In our September issue, Nursery Management spoke with seven growers who found success on their own terms. Read all of the "Success stories" here.
The nursery diversified its liner program to offer a one-year 3-gallon program and a two-year 5-gallon program. Cedar Valley also brought back its 1-gallon program.
“It gives our customers a choice,” says managing partner Mark West. “For some customers, they want that more malleable, younger 3-gallon plant. But for others, they’re interested in the 5-gallon product that is more branched with a heavier caliper. Some customers want to take that 5-gallon tree and shift it up in a 10- or 15-gallon pot for a more retail-ready product.”
It all circles back to giving customers more choices and supplying for their needs instead of having a somewhat limited selection in terms of size. In the past, Cedar Valley focused on a two-year 3-gallon liner, but that program is being phased out.
“We found that some varieties outgrow that 3-gallon container. So now our two-year program is in a 5-gallon pot that’s been shifted up after the first year,” West says.
As a result of the new product offerings, Cedar Valley changed some of its production techniques to accommodate the different sizes. For example, spacing is different in the field for its one-year 3-gallon crops for good ventilation and good light.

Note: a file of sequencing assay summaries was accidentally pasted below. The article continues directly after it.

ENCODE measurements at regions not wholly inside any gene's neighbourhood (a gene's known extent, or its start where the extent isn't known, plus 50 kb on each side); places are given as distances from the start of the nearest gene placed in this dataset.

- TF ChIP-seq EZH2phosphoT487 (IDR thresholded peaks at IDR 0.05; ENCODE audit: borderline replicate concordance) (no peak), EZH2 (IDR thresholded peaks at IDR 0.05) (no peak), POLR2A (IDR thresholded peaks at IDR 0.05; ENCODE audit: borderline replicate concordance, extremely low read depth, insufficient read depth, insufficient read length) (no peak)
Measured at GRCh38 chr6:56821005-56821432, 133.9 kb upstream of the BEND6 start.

“We’re increasing our spacing on more of those first-year products and seeing some great results,” he says. “And it’s easy to adjust the spacing if one species needs more space.”
Some of Cedar Valley’s customers were able to help improve growing techniques for hollies and magnolias.
“It’s all about forward progress,” West says. “We’re still learning what items we can grow in a one-year and two-year program. We’re trying new things and keeping in close contact with our customers,” he adds. “Change isn’t easy, but we’re changing to become a better nursery, and our customers will benefit.”
The nursery also implemented a new but simple trellis program that’s made up of posts and battening tape. There’s no longer a need for a metal support.
West added a sales rep for the East Coast and one for the Midwest to accommodate the expanding liner market.
“The liner market is improving a great deal, and there are still shortages in the market,” he says. “And with that market growth, I believe prices will go up, and continue to go up. I foresee a good pricing market without an oversupply situation for a number of years.”
For more: www.cedarvalleynurseries.com.
Click here to read more success stories from our September issue.